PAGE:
The ACLU Suit Against U.S. Bishops, GOP Sensitivity to Women, and HPV Misinformation

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Young Lakota

Chris Hayes on GOP sensitivity

Mark Jacobs provides a bad example

Rush Limbaugh displays some sensitivity

Katie Couric walks it back some

Katie Couric’s HPV vaccine show

Unsurprisingly, the Christian right isn’t too happy with The Hunger Games


On this episode of Reality Cast, I’ll be talking to Brooke Tucker from ACLU Michigan about their lawsuit against the [U.S. Conference of] Catholic Bishops. The Republican Party tries to become more sensitive to women without actually changing policy, and Katie Couric airs an irresponsible program on the HPV vaccine.

PBS’ Independent Lens series featured a documentary called Young Lakota about three young people who live on the Pine Ridge Reservation of South Dakota going through a political wakening after Cecelia Fire Thunder declared that she would open an abortion clinic on the reservation if the state banned abortion.

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Fire Thunder was impeached for this move, and the film follows young activists as they deal with the fallout.


As if giving a gift to Twitter comedians the world over, Politico recently reported that the Republicans are now offering a class for male candidates on how to talk to and about women, especially if they’re running against a female candidate. Indeed, Twitter went quite nuts with it, spending a day offering sarcastic suggestions. But it’s easy to see why the Republicans are trying things out like sensitivity training and learning not to call your female opponent a “broad” or make fun of her for wearing high heels. Chris Hayes explained the serious problems that the Republicans are facing in elections as female voters, who vote more than men, turn away from the Republican Party.

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To be clear, I don’t think the people who work campaigns actually believe that they’ll be able to convince the majority of women to vote Republican, in light, as Chris [Hayes] said, of the policy differences that the majority of women have with Republicans. Part of it is reproductive rights, as polling data shows women’s votes are more influenced by a candidate’s position on that issue than men’s votes are. But the blunt fact of the matter is that a stray, insensitive comment can lose you just enough voters to turn an election, even if you have the same policies as a winner who manages to be more evasive about his sexism in public. Todd Akin would be a recent example. He’s not all that different from a lot of Republicans on his preferred abortion policies, but that “legitimate rape” comment lost him some votes, probably enough to lose him the election. So while it pains me to see rhetoric elevated over policy, it’s actually a smart political move. They don’t need to win over most women. Just a handful enough to push candidates over the top.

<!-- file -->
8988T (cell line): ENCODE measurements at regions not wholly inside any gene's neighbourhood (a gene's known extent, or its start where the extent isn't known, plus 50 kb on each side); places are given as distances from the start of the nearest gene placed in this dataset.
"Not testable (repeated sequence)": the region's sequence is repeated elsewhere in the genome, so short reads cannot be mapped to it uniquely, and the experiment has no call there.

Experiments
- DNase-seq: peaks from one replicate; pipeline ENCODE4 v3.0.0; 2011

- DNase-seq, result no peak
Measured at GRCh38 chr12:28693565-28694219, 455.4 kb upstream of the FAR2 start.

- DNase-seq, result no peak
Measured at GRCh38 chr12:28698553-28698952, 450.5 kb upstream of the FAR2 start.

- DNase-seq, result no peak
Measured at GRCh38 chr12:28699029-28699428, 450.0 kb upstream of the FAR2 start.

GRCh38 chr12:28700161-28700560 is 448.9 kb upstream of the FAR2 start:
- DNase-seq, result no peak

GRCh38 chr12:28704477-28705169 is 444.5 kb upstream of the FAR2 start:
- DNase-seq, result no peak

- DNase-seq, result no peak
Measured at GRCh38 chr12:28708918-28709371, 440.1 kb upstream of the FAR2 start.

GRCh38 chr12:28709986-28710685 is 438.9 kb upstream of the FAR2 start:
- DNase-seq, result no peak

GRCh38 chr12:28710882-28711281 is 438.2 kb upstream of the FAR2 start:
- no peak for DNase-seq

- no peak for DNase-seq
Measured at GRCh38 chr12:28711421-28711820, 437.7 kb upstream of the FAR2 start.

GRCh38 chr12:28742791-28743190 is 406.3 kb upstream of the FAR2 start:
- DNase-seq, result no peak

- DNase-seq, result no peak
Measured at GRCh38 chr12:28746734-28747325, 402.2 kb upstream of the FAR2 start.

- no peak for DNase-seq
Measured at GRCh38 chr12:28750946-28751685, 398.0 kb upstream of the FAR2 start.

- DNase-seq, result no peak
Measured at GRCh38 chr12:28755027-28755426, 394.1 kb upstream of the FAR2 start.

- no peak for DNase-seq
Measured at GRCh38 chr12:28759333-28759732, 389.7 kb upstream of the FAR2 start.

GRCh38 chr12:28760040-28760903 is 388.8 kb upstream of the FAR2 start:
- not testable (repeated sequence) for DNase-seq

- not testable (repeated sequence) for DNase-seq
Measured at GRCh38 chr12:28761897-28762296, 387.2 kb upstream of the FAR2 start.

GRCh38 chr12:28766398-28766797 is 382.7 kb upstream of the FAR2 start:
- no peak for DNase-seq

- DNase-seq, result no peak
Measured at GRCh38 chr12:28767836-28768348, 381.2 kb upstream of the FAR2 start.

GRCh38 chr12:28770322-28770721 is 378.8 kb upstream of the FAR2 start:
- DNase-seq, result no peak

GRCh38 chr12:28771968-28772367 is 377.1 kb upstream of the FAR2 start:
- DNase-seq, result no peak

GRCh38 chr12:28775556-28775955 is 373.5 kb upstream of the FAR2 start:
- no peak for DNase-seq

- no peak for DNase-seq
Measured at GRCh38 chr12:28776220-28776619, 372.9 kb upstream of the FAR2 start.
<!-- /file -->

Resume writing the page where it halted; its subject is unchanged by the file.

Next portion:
However, Chris [Hayes] is right to say that knowing you have to be more quote-unquote “sensitive” and actually performing the job are very different things. A journalist, inspired by the Politico article, asked Speaker John Boehner about this issue, and his answer was quite telling.

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A word to the wise: If you want to appear more “sensitive.” start by not calling women “females.” It’s grating and seems to reduce women to animals, which is why you almost always hear that usage in the mouths of men who haven’t really considered at any length the possibility that women are as human as they are. This is on a remedial level here. Creating the perception of sensitivity starts and does not end with learning a few basic rules about how to talk about people using the words they tend to prefer. But Boehner’s remarks, at least, didn’t engage in any negative stereotypes about women. Sadly, Republican Senate candidate Mark Jacobs did fall into that trap.

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He made two major mistakes. One, engaging the stereotype that women are more “emotional” than men, which tends to carry the insinuation that women are less rational. Second of all, trotting out the “I know women, I married one and fathered one” line. Just don’t. It makes it sound like you live in a bubble where the only women you interact with are direct relations. It’s also insulting, because you’re implicitly comparing yourself to some other, unnamed man who doesn’t know any women. That is, a man who doesn’t exist, because, uh, women and men do not actually live segregated lives. People are going to start wondering where you got it in your head that you need to be congratulated for having basic communication with actual women, when, for most people, talking to women is roughly as remarkable as having a TV in your house or, perhaps, breathing air. So just avoid.

But no matter how much Republican politicians can learn to speak more sensitively—and they should start by dropping that word, too—they will always have to deal with the fact that their biggest spokesperson on the radio says stuff like this:

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Sometimes I waver between wanting Rush Limbaugh to go away and appreciating him for being eager, time and time again, to just come right out and explain, in blunt language, what motivates the anti-feminist movement. Today, I’m in the latter camp. But check back with me again tomorrow.


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Katie Couric is usually, as far as I know, a fairly responsible journalist when it comes to health-care issues. She famously went on air to get her colon tested after her husband died of colon cancer, which was a stunt that really did draw attention nationwide to how common and deadly that disease is. While cervical cancer is not nearly as widespread or deadly in the U.S., in no small part because the Pap smear is so effective at catching it early, it still kills 4,000 women a year. Which is why I was surprised to see Couric have a show about the supposed “controversy” over the HPV vaccine.